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International crate digging gets new life online 

Wednesday, Sep 10 2008

Frank Gossner, aka DJ Franc O, recently spent three years living in West Africa for the sole purpose of crate-digging. He scoured 30-year-old private collections and the homes of old musicians in search of "Afrobeat, jerk, and soul" records — "not high-life or rumba or cha-cha," he clarifies. During this search, he was robbed at knifepoint, battled scorpions inside record sleeves, and endured respiratory infections from colonies of mold spores. A documentary about his "vinyl archaeology" trip, tentatively titled Take Me Away Fast, is in postproduction, but the hard documentation exists on his Voodoo Funk blog ( After every excavation trip to Benin, Guinea, or other nearby country, Gossner chronicled his experience, assembled his musical findings into an hour-long mix, and posted it as a free MP3 for the world to reap.

And reap the world did. Voodoo Funk receives reader feedback from the U.S., Tanzania, India, New Zealand, Brazil, Japan, Ghana, and Russia. In a relatively short time, the blogger has absorbed an array of occupational functions, from journalist to novelist to diarist to teacher; the recent spate of international music blogs has introduced the roles of ethnomusicologist and archaeologist. Under different, more academic circumstances, Gossner's findings might remain deep in the stacks at a university library. But free, communal blogs provide a real alternative to that scenario. Every blog can take a specialized approach to an arcane musical niche, so that even within the region of West Africa, there exists a vast cornucopia of variety. John Beadle, a machinist at Harley-Davidson, tends the Likembe blog ( because he "wants to bring to light some little-known Nigerian sounds, particularly Igbo music, which is almost unheard outside of Nigeria." And Brian Shimkovitz, a "trained ethnomusicologist" who traveled through Ghana on a Fulbright scholarship, stocks Awesome Tapes from Africa ( with the lo-fi recordings he picked up along the way.

In general, these blogs (and the bloggers themselves) challenge the accepted terrain of "world music," a term that has come to connote a very limited number of instantly palatable foreign sounds. Australian Aboriginal music, for instance, would probably be too experimental for most lazy-Sunday world-music enthusiasts, while Angola's kuduro music would lean too far toward hardcore urban sounds. "'World-music' purists look down their noses at a lot of this stuff because it can be cheesy and derivative," Beadle says of Likembe's output. "But this is the sort of music that the masses in Africa listen to."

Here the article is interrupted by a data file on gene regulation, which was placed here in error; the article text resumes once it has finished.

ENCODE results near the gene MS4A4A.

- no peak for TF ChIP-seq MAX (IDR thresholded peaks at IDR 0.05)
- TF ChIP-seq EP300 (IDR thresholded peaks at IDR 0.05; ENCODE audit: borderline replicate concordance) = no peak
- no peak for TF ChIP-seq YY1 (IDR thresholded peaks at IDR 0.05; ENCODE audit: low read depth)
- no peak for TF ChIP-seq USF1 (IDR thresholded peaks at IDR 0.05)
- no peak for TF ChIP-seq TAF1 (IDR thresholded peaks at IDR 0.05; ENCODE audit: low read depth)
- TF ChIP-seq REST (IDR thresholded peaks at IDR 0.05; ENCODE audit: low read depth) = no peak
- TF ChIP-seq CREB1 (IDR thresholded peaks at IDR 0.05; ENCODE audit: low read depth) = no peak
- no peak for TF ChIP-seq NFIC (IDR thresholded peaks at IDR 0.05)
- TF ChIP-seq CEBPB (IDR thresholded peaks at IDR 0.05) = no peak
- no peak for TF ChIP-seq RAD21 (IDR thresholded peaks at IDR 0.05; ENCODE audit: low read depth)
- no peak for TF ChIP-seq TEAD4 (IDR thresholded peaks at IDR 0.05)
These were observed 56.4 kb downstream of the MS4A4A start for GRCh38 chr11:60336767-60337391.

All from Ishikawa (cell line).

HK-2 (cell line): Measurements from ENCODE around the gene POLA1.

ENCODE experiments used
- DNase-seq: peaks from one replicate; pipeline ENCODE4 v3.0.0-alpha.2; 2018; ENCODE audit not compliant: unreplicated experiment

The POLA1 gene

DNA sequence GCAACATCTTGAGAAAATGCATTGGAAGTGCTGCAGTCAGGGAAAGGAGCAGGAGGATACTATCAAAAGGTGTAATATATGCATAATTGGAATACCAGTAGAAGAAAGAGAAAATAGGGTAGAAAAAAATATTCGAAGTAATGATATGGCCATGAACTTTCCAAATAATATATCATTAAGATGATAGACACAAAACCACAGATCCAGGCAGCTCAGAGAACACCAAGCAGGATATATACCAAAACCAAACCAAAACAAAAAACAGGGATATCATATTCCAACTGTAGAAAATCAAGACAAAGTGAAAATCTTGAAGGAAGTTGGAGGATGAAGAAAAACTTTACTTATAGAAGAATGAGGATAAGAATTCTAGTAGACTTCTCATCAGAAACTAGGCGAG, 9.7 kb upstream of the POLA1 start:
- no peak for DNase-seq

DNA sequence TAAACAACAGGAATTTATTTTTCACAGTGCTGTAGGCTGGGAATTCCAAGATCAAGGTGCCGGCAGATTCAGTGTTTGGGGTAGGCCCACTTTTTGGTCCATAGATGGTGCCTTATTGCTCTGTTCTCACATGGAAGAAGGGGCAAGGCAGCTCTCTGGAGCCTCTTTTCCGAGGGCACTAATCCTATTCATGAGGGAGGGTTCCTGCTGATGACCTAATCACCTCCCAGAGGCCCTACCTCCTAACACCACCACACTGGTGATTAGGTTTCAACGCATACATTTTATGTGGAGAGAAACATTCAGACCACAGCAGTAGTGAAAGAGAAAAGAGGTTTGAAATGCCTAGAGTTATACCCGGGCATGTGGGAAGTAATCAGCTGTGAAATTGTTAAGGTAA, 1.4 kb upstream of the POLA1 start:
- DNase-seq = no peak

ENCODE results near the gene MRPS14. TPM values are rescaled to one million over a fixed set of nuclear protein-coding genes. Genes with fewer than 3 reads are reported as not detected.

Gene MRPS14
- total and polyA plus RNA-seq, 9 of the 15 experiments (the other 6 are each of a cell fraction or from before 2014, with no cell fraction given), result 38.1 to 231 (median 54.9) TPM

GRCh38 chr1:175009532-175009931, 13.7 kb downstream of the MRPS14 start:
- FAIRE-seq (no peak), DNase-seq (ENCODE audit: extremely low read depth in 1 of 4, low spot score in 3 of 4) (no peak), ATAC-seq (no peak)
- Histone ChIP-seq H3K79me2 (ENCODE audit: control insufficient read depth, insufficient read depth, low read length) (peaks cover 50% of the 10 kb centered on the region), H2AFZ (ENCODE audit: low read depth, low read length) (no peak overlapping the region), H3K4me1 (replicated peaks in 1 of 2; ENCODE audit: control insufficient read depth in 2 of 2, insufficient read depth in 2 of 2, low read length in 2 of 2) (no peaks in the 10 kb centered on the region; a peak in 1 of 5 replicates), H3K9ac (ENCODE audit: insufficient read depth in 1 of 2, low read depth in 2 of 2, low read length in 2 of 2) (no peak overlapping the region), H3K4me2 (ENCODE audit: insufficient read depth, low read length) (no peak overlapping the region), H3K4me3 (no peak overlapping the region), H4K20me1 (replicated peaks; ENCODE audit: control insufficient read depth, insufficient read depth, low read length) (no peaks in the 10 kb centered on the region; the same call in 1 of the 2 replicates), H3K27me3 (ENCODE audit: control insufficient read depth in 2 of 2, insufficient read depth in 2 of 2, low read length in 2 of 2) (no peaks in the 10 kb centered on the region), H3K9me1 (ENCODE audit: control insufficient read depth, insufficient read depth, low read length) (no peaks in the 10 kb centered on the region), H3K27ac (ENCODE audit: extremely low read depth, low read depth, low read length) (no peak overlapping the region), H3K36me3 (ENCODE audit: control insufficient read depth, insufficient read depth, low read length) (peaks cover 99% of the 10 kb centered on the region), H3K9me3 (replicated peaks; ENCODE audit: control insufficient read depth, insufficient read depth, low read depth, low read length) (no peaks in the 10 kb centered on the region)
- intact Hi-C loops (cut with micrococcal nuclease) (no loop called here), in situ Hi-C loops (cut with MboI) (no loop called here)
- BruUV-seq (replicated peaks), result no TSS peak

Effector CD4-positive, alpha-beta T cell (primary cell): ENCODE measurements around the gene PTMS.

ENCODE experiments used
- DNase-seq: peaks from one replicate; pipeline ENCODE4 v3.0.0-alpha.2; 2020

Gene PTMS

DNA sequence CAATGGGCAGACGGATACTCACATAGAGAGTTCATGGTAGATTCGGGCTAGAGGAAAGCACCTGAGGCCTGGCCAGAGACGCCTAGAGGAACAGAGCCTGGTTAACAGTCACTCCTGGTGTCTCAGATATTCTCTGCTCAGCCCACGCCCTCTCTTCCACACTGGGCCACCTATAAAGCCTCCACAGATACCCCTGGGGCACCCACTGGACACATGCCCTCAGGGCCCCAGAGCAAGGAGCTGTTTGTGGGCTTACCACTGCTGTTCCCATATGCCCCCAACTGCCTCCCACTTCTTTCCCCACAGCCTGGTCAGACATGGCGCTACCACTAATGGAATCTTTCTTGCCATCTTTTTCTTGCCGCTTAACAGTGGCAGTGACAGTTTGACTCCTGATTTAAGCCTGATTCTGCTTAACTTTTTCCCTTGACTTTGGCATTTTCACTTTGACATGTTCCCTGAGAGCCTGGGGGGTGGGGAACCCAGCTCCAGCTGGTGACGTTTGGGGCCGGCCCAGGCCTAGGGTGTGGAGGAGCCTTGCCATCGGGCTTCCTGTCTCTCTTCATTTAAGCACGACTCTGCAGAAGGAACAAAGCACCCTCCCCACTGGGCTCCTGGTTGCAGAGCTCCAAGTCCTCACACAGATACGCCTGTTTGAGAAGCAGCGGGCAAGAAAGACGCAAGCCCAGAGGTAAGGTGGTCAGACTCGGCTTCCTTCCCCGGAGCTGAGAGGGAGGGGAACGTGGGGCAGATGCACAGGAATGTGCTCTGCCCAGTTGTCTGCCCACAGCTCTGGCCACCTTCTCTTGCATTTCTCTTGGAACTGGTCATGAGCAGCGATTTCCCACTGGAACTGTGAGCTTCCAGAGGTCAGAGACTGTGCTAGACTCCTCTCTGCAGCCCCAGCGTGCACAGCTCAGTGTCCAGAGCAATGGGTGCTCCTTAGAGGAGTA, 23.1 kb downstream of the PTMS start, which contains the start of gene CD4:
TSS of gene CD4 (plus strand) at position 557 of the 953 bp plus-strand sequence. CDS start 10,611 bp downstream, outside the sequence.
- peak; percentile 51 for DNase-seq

Though the focus here is often on historically lost genres and out-of-print records, there's also an array of reporting on newer international genres. Ghetto Bassquake (, to name one of many, covers baile funk, reggaetón, dancehall, and other international dance-club beats. Matt Yanchyshyn's "world music for the masses" blog Benn Loxo Du Taccu ( follows his travels in China, Syria, and Denmark, where he quizzes locals about their music scenes and unearths everything from Turkish hip-hop to Argentine classical music. "There seemed to be an opportunity to encourage younger people who weren't around for the initial worldbeat boom in the '80s," Shimkovitz says.

Unsurprisingly, some of these newer converts include musicians. When the members of Vampire Weekend, a New York City band with allegiances to all sorts of non-American sounds, discovered the Benn Loxo blog, they sent Yanchyshyn some of their earliest demo tracks. "I posted their song," he recalls. "Suddenly, it's picked up by a few key indie blogs, and next thing you know, they're famous." Likewise, Spanish electronic artist El Guincho recently sampled songs that originally resurfaced on Awesome Tapes.

Elsewhere, Tony Lowe started up the Cool Places blog and radio show ( with Dean Bein. It traces the roots and development of Peruvian chicha and Southeast Asian music while sharing anecdotes about extraordinary cross-cultural musical influences, such as Javanese slaves in Guyana who play Eastern-tinged dancehall reggae. "If we can expand that acceptance and enthusiasm into all aspects of foreign cultures," the two write, "we'd truly be living as the global nation we should be. Music is just one of the first smoke signals."

About The Author

Ross Simonini


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